“It's not your bank’s fault that you use Netflix and it’s not Netflix’s fault that you charge it to the bank,” she said. “It's incumbent on us as users to pay attention to these things, to understand that they're happening.
“Remember that any service provider you use is only responsible for their own privacy terms, and, quite frankly, as we have seen, they don’t always do that well either,” she added.
As a result, Murdock suggested that it is ultimately up to each individual to take care of their privacy themselves. She recommended that individuals be very aware of what they’re choosing to share with the world and who can see it.
“Make sure that you’re owning your own privacy and you know, try and do routine hygiene checks,” she said. “Pick a day every quarter or every month and ask: What am I signed up for? What is new? What am I going to share or did somebody else share something about me?”
Security experts have uncovered major new vulnerabilities in a group hook-up app, exposing private pictures, real-time location and highly sensitive personal details.
Security consultancy Pen Test Partners branded the 3fun app a “privacy train wreck,” claiming the privacy issues it found could end countless careers or relationships.
The app leaked location data right down to the house and building level. Some of the exposed users’ data even put their location on Downing Street and in the White House, although the researchers hypothesized that this could simply be tech-savvy users manually re-writing their position.
“Several dating apps including grindr have had user location disclosure issues before, through what is known as ‘trilateration.’ This is where one takes advantage of the ‘distance from me’ feature in an app and fools it. By spoofing your GPS position and looking at the distances from the user, we get an exact position,” explained Pen Test Partners’ Alex Lomas.
“But, 3fun is different. It just ‘leaks’ your position to the mobile app. It’s a whole order of magnitude less secure.”
Although users can restrict the sending of latitude and longitude information, this is only done client-side, which means the data is still available on the server and can be queried via API, he added.
Also exposed in the privacy snafu were birth dates, private photos – even with privacy settings applied – sexual preference, gender and relationship status.
It goes without saying that such information could be a treasure trove for potential blackmailers. It recalls the furore surrounding adult infidelity site Ashley Madison, where an estimated 37 million customer records were stolen and subsequently used to extort money from victims.
Pen Test Partners contacted 3fun, which fortunately “took action fairly quickly and resolved the problem.” However, the fact that an estimated 1.5 million users may have been exposed on a platform where privacy is crucial will be of great concern.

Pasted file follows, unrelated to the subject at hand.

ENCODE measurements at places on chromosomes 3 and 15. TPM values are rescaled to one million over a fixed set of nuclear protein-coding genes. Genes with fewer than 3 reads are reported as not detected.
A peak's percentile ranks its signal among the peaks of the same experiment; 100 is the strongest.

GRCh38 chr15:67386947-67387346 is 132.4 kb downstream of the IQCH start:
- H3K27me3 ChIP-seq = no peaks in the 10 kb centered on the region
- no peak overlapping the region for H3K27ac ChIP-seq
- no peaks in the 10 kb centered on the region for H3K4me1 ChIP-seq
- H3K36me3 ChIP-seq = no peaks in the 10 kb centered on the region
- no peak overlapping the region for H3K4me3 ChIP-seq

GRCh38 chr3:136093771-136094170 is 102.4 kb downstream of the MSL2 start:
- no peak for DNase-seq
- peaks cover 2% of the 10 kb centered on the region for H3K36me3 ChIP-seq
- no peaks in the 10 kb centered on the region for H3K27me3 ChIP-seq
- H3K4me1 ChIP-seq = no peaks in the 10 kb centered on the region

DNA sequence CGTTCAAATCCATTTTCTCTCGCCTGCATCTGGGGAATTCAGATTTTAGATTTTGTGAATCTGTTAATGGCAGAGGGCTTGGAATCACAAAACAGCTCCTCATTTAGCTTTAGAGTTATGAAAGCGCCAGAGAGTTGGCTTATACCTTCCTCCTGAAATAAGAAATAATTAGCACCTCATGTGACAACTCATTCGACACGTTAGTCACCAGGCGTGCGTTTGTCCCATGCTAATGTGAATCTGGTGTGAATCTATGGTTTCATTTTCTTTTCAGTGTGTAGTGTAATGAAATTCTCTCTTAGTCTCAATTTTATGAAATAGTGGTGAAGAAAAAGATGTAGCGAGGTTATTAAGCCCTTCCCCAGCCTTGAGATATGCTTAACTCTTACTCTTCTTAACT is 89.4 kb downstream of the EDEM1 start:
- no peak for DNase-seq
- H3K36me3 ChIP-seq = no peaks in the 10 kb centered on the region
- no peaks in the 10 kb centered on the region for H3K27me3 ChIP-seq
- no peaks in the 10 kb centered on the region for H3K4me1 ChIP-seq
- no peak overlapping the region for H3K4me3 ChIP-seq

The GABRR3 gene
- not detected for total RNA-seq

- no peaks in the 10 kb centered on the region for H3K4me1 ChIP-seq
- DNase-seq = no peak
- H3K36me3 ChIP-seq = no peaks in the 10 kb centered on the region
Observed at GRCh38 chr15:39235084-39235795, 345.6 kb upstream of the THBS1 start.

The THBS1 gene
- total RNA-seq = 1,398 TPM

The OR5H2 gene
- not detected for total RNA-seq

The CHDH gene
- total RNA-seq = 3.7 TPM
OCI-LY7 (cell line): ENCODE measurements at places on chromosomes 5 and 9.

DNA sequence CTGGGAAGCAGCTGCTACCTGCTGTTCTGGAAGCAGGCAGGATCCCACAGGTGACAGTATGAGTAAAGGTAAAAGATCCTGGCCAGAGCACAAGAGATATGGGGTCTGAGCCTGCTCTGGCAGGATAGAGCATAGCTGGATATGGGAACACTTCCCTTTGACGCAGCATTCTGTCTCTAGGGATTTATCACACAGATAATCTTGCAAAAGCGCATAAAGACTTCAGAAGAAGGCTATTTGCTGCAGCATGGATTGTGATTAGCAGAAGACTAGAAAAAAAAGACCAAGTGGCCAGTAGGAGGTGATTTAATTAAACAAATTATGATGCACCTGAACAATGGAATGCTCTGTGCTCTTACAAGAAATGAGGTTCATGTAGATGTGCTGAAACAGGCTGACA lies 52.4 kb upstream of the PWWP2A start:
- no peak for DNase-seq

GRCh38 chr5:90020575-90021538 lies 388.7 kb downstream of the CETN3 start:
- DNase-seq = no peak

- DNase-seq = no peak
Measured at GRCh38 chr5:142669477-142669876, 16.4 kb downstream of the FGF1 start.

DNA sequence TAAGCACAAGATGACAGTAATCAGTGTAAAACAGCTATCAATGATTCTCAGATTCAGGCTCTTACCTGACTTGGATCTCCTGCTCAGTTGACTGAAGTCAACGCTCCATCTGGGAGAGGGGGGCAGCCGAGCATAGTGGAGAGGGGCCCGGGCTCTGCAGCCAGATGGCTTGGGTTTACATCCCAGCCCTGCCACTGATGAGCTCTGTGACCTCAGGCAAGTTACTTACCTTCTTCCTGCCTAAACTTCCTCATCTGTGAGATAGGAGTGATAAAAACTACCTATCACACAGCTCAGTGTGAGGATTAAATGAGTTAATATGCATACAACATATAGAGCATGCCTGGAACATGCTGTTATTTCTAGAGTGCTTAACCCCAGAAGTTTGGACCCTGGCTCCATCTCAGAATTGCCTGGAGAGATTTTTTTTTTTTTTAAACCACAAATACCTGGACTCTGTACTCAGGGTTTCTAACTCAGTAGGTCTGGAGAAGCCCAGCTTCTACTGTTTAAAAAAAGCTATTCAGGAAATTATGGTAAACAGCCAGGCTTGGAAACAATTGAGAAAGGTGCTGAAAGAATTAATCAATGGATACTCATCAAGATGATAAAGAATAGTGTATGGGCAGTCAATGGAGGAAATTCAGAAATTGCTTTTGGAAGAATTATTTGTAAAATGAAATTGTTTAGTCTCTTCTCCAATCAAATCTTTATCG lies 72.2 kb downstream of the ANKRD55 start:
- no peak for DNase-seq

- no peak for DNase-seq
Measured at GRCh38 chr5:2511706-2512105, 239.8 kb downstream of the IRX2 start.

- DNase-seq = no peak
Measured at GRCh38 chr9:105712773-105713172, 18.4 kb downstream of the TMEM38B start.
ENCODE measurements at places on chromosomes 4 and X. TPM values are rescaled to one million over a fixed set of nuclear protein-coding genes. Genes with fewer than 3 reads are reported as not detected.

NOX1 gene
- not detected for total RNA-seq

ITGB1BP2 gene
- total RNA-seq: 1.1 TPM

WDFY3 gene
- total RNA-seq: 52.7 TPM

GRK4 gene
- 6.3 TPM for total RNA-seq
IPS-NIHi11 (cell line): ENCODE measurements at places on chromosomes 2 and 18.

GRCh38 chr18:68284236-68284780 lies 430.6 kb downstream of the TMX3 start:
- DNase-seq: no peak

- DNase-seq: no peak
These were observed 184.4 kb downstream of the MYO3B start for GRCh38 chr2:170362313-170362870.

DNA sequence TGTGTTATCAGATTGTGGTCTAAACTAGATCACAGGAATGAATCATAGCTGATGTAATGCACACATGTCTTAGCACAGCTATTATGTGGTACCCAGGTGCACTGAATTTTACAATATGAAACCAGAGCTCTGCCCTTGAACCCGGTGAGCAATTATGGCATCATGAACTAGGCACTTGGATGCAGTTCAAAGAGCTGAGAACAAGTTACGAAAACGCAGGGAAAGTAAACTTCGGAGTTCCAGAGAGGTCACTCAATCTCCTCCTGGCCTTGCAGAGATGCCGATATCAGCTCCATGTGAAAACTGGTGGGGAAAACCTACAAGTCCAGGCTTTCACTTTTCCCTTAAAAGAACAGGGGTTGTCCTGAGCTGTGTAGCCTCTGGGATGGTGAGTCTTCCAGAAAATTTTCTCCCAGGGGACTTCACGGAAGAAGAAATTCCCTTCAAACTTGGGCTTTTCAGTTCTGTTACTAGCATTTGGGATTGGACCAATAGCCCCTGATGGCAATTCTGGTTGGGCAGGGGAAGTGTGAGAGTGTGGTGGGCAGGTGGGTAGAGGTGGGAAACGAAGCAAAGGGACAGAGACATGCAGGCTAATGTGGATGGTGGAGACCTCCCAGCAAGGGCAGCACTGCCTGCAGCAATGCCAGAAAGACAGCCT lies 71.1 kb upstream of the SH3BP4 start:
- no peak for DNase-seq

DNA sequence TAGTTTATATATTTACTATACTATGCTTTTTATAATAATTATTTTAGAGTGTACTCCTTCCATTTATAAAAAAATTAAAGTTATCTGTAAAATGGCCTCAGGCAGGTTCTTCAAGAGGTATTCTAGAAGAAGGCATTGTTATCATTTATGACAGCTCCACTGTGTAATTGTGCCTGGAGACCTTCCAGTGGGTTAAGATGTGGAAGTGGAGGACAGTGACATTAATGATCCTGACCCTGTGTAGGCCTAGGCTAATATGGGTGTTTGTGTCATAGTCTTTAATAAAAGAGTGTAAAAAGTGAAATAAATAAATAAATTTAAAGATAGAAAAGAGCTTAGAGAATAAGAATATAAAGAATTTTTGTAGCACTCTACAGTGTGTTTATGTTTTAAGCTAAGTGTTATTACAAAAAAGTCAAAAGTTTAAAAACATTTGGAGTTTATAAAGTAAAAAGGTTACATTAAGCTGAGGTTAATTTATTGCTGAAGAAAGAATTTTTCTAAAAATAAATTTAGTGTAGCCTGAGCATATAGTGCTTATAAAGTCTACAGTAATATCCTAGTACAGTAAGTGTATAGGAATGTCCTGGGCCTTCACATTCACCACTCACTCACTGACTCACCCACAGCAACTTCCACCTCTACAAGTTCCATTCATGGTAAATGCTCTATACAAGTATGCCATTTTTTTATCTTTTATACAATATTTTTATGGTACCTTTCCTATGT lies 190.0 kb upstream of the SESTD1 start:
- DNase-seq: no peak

Cupertino-based NanoSec is described as a pioneer in simplifying app workload protection, with a zero-trust offering that works across multiple computing and containerized environments irrespective of the underlying infrastructure.
The tie-up will enhance McAfee’s MVISION Cloud and MVISION Server Protection products, enabling customers to accelerate the speed of application development whilst mitigating risk, meeting compliance requirements and enhancing governance across hybrid, multi-cloud deployments, the firm said.
NanoSec capabilities set to be applied to apps and workloads in containers and Kubernetes environments include: continuous configuration compliance and vulnerability assessment, plus runtime application-level segmentation for detecting and preventing lateral movement.
“NanoSec’s technology is a natural extension for McAfee MVISION Cloud, enhancing our current CASB and CWPP products, and adding to our ‘Shift-Left’ capabilities to deliver on the DevSecOps best practice to improve governance and security,” argued Rajiv Gupta, senior vice president and general manager of the cloud security business unit, McAfee.
“NanoSec’s team brings a wealth of experience to McAfee, and together we are committed to enabling organizations to reach their full cloud potential.”
The acquisition is a timely one considering the growing popularity of containers in DevOps organizations.
Gartner said in April that by 2022, over three-quarters of global organizations will be running containerized applications in production, a major increase on today’s figure of fewer than 30%.
Yet although containers represent a great way to speed up app delivery, modernize legacy apps and create new cloud-native ones, current ecosystems are immature and security must be embedded in environments across the entire life cycle, the analyst claimed.
“Although there is growing interest and rapid adoption of containers, running them in production requires a steep learning curve due to technology immaturity and lack of operational know-how,” said Arun Chandrasekaran, distinguished VP analyst.
“I&O teams will need to ensure the security and isolation of containers in production environments while simultaneously mitigating operational concerns around availability, performance and integrity of container environments.”
South Wales Police is set to begin a trial of controversial facial recognition technology this month, even as rights groups challenge its legality in the courts.
The police force is reported to be using hardware from NEC and an in-house developed software UI to provide it with a second set of eyes to scan crowds of people and identify those that may be on a watch list.
The app-based automatic facial recognition (AFR) system measures the distance between individuals’ facial features to match those on the list with people in a crowd.